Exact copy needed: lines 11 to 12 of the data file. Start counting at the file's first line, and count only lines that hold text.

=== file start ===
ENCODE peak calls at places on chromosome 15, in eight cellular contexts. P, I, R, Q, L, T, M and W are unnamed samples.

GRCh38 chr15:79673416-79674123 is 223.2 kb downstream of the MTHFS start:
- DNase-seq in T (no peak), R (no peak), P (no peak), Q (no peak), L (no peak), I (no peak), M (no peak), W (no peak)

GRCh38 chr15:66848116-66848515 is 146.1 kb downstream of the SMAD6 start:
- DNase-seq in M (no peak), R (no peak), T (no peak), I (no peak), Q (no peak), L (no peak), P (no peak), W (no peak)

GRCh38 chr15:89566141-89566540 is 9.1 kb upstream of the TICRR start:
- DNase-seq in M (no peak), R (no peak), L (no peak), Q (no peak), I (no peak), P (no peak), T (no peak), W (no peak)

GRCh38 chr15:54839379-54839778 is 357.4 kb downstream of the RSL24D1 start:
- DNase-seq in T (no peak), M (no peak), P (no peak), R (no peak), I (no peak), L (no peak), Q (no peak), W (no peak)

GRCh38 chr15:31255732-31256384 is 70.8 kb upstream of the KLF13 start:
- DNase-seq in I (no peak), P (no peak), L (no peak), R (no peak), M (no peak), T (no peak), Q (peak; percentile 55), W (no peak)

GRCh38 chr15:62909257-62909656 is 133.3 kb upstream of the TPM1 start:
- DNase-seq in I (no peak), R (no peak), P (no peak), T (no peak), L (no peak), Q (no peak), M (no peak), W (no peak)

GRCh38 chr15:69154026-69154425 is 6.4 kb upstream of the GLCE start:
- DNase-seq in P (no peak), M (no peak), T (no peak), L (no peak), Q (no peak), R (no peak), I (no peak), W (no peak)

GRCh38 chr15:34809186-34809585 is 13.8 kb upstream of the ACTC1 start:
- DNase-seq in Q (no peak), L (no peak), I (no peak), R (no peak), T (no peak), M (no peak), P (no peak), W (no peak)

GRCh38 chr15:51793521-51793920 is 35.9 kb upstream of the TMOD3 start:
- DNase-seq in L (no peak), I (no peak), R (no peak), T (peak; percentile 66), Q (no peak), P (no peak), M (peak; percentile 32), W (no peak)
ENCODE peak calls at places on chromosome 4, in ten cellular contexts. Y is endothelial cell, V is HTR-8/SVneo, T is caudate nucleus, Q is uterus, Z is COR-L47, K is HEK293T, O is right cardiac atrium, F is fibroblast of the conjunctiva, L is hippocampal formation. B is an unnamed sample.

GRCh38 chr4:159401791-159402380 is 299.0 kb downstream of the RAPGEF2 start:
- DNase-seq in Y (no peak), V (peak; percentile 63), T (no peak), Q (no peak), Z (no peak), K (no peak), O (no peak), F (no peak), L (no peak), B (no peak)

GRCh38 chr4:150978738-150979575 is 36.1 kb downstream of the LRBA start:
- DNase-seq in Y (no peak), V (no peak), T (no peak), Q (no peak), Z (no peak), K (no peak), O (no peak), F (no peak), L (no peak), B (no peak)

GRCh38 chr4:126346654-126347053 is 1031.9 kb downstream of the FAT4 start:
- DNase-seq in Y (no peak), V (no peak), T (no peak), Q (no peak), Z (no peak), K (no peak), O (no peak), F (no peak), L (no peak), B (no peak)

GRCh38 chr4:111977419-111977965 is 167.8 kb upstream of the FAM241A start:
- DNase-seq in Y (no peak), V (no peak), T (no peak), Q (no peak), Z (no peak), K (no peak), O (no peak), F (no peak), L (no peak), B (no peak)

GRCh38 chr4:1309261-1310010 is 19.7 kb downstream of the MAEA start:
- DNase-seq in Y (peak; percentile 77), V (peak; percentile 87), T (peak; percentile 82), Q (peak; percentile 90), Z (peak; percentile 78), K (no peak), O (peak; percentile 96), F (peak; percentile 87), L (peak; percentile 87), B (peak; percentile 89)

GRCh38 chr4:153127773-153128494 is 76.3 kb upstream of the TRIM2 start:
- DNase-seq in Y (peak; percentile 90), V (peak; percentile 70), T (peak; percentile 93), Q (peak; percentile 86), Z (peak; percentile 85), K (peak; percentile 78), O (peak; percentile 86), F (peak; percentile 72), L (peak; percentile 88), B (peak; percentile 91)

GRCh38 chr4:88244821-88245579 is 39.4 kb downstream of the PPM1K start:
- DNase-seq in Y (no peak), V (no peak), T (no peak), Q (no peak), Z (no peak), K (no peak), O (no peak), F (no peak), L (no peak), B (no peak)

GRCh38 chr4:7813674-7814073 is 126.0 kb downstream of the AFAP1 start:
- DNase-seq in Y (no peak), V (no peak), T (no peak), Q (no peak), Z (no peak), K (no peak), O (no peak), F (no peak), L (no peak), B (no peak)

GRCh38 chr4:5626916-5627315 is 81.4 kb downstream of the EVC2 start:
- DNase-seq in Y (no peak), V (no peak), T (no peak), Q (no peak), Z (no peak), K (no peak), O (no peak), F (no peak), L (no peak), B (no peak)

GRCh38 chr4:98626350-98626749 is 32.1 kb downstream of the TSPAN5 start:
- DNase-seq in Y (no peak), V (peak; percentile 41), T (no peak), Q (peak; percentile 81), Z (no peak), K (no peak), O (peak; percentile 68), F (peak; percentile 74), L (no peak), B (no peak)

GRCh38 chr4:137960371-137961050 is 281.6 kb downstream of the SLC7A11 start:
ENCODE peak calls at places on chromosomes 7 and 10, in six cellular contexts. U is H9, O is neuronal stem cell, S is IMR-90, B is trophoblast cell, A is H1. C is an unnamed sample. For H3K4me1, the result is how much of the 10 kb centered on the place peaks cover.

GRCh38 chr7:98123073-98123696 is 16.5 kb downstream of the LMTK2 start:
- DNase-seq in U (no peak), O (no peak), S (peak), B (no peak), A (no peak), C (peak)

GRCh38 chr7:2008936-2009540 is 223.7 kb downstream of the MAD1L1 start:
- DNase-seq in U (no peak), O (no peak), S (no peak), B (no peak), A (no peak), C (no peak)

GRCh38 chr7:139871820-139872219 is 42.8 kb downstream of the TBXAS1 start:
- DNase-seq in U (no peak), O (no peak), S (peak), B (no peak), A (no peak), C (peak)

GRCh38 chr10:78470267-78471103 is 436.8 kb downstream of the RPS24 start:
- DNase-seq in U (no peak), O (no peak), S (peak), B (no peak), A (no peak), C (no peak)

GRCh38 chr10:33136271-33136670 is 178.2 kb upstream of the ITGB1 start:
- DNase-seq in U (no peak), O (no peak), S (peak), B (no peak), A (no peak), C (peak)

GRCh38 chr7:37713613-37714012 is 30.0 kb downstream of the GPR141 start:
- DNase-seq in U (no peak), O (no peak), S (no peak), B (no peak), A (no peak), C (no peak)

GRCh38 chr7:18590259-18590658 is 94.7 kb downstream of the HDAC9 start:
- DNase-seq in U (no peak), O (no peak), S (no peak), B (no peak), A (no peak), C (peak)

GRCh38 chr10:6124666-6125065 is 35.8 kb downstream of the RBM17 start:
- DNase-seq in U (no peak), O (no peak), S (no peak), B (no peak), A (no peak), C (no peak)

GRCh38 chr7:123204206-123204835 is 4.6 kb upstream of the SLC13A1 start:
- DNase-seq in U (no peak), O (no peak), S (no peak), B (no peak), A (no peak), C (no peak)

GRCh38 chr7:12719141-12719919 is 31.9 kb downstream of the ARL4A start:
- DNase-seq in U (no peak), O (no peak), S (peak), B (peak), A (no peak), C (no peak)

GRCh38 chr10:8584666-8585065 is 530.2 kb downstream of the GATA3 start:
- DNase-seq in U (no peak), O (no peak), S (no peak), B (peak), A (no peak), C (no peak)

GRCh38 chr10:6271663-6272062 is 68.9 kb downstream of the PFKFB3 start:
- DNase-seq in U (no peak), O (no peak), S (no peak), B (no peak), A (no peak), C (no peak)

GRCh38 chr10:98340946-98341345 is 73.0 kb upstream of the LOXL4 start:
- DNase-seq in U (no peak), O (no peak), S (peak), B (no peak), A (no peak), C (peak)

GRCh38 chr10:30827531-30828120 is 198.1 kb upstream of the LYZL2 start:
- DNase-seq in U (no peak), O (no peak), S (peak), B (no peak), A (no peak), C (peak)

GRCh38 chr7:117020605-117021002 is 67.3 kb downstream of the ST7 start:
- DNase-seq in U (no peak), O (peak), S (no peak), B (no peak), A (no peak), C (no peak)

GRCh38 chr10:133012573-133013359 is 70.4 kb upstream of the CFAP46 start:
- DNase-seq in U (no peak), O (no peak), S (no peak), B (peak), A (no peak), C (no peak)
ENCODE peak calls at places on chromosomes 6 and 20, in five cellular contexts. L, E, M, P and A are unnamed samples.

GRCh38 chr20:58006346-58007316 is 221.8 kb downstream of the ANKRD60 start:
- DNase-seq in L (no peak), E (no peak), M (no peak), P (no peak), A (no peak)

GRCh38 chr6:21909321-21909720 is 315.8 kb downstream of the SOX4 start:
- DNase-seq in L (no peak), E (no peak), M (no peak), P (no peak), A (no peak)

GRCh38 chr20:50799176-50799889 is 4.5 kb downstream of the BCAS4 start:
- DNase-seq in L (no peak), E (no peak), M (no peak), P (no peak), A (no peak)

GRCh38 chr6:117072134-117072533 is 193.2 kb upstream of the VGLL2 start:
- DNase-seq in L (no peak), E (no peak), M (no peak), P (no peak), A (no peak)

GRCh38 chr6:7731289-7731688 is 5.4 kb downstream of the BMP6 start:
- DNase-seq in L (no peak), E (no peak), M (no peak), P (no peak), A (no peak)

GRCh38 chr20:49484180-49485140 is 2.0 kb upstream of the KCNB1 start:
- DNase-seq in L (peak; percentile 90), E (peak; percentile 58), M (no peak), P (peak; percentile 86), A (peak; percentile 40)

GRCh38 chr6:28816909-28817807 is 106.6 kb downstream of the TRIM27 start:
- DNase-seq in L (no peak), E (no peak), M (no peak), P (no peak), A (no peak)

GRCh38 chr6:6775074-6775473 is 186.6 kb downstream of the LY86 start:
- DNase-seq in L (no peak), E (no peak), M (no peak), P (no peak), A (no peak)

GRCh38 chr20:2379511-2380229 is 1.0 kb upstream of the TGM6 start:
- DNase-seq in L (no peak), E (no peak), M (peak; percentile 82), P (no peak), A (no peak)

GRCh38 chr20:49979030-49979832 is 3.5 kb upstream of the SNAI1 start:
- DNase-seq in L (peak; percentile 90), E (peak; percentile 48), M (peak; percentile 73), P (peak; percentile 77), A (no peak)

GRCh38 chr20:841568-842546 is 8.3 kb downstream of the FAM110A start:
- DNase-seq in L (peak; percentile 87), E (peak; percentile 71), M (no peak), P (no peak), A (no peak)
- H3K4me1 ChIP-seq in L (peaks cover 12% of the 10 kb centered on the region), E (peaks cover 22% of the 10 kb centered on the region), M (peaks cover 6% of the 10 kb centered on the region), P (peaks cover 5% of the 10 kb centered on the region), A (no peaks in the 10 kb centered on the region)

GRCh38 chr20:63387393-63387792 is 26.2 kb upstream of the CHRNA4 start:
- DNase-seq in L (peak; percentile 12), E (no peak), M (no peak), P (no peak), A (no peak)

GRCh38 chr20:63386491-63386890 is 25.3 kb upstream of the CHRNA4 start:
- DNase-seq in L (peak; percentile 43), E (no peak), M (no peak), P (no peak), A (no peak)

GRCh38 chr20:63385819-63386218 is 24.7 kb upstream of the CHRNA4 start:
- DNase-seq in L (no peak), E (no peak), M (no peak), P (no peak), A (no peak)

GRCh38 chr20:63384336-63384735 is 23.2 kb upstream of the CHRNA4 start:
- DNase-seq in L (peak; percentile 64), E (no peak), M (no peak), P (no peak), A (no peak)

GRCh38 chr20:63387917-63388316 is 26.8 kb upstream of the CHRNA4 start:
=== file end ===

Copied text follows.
- DNase-seq in I (no peak), P (no peak), L (no peak), R (no peak), M (no peak), T (no peak), Q (peak; percentile 55), W (no peak)

GRCh38 chr15:62909257-62909656 is 133.3 kb upstream of the TPM1 start: